Aside from the clicking of camera shutters, the room was silent as audience members intently awaited the Dalai Lama’s response to actor Forest Whitaker’s question: What actions can we take to have more compassion for others?
“I don’t know,” the Dalai Lama said after a few seconds, as the crowd laughed.
The 81-year-old Tibetan spiritual leader was in Eden Prairie on Friday for a panel discussion on compassion sponsored by Starkey Hearing Technologies.
The discussion, moderated by Whitaker — a UNESCO envoy and CEO of his own peace initiative — was attended by roughly 250 businesspeople, politicians and Starkey employees at the company’s headquarters.
Flanked by a Tibetan flag on one side of the stage and an American flag — and translator — on the other, the Dalai Lama frequently reached over to touch Whitaker’s arm, used hand gestures and laughed at his own comments and broken English while elaborating on his widely followed philosophical views.
He used humor to dispel the solemn reverence typically shown by those in the presence of a global spiritual and political leader, even as he discussed such serious topics as political divisiveness, religious conflict and mental health.
Compassion — which he defined as “a sense of concern for others, including animals, birds, insects” — is the antidote for anger and fear, he said. Genuine smiles are a form of showing and spreading it. But there apparently are limits.
“Occasionally, I find it difficult to keep compassion toward the mosquito,” he said.
He went on to decry materialism as a hindrance to compassion and stressed the idea that negative feelings of anger and fear arise from an individual’s own perception of the world. He said people should develop a “sense of universal responsibility” and understand that “technology will not provide us love.”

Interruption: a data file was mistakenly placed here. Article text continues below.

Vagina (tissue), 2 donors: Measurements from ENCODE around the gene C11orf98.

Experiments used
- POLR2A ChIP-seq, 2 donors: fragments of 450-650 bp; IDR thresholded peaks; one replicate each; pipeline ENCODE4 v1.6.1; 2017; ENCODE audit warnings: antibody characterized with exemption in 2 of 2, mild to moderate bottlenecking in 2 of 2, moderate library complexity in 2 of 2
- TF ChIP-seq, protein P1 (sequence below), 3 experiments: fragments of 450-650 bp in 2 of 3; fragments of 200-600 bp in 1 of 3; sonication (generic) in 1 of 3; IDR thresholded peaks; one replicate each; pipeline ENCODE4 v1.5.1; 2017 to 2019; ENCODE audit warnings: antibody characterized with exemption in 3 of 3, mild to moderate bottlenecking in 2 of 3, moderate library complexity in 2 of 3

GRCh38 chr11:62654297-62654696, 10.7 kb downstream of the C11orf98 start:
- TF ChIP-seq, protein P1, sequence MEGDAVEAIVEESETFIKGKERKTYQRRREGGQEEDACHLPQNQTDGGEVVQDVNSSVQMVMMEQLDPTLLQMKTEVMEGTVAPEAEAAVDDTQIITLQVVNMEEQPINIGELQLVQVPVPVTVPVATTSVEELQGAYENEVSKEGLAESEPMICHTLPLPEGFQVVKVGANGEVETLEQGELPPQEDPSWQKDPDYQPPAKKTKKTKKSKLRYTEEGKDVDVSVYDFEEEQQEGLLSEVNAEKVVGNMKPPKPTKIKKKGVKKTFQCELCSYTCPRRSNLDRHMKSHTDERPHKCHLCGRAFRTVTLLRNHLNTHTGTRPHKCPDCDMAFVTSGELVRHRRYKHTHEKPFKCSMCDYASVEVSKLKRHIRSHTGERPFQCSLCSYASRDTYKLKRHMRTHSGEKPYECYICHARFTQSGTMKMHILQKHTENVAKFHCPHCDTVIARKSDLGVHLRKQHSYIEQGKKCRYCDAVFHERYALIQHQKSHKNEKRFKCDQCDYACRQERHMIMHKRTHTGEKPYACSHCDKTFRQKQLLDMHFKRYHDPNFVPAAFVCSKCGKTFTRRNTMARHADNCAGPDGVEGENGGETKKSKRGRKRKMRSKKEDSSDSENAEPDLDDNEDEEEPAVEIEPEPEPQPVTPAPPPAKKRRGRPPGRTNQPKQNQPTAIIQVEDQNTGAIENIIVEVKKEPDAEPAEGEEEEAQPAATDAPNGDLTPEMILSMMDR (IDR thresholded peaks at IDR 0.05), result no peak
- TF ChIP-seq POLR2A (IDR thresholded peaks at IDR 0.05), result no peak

“Material value [can] only provide physical comfort, not mental comfort,” he said. “Physical pain can [be subdued] by mental joyfulness; mental worry cannot [be subdued] by physical comfort. So obviously, the mental level experience[s] are more serious.”
The Dalai Lama said that educators should teach students about mental health and perception, saying that it’s “necessary to know more about our mind and emotion.”
And he elicited some nervous laughter from the audience when he said he doesn’t think it’s effective when people pray to God while they’re experiencing emotional difficulties.
“Ninety percent of negativeness is mental perception,” he said. “Attachment is the basis of anger.”
The Dalai Lama offered musings about global politics and religion from his many years of travel, saying the African Union should develop in the manner of the European Union to reduce wars, and that India is a global example of religious tolerance for its largely peaceful coexistence of different faiths. He said that while conflict in the name of national interests is “quite understandable,” conflict in the name of religion is “unthinkable.”
When asked about bridging the political divide in the United States, he said he would first need to spend a couple of months in Washington, D.C. — then maybe he could offer some suggestions.
But he did discuss leadership, saying that effective leaders gain trust when they have genuine concern for those they lead. In order to get a fuller picture, he said, leaders need to understand a variety of different perspectives.
“Farsightedness is very important,” he said.
On the subject of compassion, Starkey owner Bill Austin said that showing kindness and concern for others uplifts them. Having a stronger sense of compassion and respect for others can help ease political differences, he said.
After following up on a question about leadership posed to the Dalai Lama, Austin acknowledged the attention and applause that the spiritual leader was getting throughout the program.
“Once again, His Holiness has covered the subject quite well,” he said, to audience laughter.